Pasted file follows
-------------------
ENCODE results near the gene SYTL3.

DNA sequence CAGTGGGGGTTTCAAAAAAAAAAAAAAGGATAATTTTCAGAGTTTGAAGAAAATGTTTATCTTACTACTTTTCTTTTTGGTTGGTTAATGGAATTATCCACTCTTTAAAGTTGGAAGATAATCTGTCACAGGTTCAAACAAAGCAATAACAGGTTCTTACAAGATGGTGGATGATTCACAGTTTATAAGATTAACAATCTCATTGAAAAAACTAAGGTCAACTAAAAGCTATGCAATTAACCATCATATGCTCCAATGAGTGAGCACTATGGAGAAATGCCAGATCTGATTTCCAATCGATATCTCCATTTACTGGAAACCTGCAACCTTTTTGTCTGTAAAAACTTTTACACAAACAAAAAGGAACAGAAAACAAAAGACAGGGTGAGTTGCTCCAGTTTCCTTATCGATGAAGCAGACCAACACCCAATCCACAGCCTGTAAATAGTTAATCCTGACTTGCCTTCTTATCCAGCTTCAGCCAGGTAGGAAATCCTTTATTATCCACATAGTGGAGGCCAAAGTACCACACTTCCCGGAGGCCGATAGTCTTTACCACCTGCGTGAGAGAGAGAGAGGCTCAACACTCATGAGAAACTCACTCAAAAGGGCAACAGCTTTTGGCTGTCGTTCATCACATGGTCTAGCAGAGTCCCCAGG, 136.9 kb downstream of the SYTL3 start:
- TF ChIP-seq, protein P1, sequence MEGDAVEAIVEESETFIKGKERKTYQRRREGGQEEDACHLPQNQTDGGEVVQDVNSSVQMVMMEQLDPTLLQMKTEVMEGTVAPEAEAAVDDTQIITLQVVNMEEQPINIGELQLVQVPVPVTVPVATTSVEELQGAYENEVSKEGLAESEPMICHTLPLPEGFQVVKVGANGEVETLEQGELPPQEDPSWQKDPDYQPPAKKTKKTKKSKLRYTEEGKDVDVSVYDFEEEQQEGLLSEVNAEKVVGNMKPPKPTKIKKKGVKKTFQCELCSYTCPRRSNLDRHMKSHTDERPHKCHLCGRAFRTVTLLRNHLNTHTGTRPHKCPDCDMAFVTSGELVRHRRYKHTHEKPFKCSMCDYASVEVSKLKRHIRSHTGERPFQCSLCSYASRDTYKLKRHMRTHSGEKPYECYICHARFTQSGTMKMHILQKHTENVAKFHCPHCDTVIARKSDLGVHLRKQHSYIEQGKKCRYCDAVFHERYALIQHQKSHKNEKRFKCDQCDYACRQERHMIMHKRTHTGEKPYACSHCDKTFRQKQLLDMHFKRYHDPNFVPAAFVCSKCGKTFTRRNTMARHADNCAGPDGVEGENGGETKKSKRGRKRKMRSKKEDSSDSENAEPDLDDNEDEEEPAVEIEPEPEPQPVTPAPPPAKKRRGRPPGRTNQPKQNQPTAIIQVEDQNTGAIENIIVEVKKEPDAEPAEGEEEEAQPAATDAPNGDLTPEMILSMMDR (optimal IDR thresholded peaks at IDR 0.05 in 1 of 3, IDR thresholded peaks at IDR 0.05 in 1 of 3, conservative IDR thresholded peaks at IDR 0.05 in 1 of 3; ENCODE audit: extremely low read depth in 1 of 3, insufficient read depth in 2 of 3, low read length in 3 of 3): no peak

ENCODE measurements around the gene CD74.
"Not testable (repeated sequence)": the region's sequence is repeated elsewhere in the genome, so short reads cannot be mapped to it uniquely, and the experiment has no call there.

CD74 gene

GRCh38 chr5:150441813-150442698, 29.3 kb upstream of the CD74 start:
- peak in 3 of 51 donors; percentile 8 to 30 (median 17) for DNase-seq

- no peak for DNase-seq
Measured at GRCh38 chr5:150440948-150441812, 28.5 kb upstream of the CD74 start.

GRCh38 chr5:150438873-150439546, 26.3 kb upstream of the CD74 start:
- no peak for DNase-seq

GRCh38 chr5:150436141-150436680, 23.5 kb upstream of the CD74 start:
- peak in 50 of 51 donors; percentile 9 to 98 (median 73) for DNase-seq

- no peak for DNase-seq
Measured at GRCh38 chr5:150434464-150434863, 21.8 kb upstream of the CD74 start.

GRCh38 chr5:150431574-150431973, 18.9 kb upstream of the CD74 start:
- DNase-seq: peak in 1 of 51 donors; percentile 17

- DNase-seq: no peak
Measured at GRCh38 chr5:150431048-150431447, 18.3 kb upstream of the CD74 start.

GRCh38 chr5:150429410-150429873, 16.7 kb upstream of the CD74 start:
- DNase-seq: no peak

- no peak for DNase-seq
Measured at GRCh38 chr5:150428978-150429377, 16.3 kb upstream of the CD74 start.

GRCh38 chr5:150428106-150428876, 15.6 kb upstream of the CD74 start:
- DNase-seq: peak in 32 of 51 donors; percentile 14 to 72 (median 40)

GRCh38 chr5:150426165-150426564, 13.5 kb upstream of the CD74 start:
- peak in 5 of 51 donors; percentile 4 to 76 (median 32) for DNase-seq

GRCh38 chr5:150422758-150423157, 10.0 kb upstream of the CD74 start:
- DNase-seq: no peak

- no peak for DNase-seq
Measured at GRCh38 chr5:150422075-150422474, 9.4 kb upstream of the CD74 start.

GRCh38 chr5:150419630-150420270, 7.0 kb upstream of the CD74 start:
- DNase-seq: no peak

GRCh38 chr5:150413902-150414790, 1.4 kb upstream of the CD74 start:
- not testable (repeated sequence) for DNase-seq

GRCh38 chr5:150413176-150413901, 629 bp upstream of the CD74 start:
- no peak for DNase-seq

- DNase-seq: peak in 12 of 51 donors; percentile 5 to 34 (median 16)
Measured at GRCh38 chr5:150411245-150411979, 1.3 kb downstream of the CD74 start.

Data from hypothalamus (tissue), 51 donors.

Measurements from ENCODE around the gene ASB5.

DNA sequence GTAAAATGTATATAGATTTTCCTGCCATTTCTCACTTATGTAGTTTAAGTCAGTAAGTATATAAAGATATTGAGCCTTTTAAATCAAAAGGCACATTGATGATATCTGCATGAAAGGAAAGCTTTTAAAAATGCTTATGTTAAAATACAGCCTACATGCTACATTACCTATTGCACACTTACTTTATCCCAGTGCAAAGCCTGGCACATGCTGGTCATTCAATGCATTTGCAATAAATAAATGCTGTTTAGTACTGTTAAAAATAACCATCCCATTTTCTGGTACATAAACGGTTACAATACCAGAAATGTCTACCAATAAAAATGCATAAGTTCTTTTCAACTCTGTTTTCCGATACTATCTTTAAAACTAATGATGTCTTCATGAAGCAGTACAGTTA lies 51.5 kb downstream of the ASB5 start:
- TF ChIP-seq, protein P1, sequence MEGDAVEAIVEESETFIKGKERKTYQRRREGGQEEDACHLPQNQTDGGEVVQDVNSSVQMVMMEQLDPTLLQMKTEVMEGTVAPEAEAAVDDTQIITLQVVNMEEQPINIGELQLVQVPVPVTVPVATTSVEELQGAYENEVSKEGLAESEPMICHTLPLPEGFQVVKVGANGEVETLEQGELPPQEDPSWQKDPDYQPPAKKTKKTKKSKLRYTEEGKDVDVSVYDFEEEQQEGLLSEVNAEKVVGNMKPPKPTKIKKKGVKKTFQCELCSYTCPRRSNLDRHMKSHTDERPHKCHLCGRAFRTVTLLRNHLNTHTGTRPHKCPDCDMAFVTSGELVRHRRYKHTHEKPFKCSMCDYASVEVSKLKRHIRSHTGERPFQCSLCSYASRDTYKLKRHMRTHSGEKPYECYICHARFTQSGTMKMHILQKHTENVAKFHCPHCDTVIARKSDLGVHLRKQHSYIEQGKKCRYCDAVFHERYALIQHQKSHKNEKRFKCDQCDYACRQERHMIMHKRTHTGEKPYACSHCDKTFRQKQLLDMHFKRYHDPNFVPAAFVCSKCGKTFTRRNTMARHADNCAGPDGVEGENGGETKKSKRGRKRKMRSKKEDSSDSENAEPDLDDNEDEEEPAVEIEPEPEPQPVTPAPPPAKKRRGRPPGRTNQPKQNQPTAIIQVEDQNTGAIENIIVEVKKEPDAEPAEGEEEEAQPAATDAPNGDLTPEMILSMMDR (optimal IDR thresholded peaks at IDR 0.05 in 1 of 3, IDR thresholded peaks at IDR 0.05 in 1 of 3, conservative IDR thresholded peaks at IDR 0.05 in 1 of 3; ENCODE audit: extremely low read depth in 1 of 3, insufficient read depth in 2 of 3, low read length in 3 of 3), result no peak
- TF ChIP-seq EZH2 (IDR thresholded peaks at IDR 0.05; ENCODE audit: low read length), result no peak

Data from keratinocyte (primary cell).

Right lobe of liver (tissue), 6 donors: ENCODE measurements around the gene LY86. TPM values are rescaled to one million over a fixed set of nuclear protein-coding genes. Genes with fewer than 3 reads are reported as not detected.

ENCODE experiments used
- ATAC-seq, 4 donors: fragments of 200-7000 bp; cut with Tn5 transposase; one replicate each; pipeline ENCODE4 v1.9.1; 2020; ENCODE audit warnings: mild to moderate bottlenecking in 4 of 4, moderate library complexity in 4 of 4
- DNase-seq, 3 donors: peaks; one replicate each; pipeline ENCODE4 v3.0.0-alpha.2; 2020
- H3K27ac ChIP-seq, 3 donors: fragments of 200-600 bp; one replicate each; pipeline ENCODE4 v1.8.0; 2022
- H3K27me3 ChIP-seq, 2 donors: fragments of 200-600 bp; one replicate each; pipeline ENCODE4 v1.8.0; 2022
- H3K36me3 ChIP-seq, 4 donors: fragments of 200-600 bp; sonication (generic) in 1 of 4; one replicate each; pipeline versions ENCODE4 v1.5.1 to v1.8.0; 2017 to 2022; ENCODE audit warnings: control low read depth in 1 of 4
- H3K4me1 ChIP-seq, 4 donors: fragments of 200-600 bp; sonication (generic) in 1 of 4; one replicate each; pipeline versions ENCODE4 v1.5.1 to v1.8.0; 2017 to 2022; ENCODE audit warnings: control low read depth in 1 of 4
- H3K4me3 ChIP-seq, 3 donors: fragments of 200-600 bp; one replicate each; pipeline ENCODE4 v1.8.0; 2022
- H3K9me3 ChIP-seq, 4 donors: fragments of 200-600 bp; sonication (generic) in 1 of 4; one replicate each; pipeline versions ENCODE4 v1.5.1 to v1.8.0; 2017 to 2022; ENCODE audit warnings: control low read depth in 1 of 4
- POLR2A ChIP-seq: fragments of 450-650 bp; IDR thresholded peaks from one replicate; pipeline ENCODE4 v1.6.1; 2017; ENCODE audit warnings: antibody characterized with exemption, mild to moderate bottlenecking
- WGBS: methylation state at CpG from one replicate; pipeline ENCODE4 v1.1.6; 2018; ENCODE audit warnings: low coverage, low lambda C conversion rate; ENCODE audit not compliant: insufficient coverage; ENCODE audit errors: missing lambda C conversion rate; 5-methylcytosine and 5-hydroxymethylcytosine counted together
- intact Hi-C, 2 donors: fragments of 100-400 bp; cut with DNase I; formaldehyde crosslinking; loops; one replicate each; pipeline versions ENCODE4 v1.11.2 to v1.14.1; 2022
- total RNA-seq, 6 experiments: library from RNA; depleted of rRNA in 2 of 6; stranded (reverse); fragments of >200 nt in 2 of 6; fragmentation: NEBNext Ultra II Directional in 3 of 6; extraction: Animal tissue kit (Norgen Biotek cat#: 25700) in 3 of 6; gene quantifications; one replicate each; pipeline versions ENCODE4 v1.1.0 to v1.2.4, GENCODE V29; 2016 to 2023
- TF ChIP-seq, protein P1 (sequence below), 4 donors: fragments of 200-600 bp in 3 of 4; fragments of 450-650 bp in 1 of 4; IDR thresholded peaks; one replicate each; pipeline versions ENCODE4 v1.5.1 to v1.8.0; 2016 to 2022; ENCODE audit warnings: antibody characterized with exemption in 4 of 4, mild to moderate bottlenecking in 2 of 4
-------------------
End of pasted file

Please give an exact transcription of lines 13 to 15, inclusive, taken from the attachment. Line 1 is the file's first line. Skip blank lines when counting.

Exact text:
GRCh38 chr5:150436141-150436680, 23.5 kb upstream of the CD74 start:
- peak in 50 of 51 donors; percentile 9 to 98 (median 73) for DNase-seq

- no peak for DNase-seq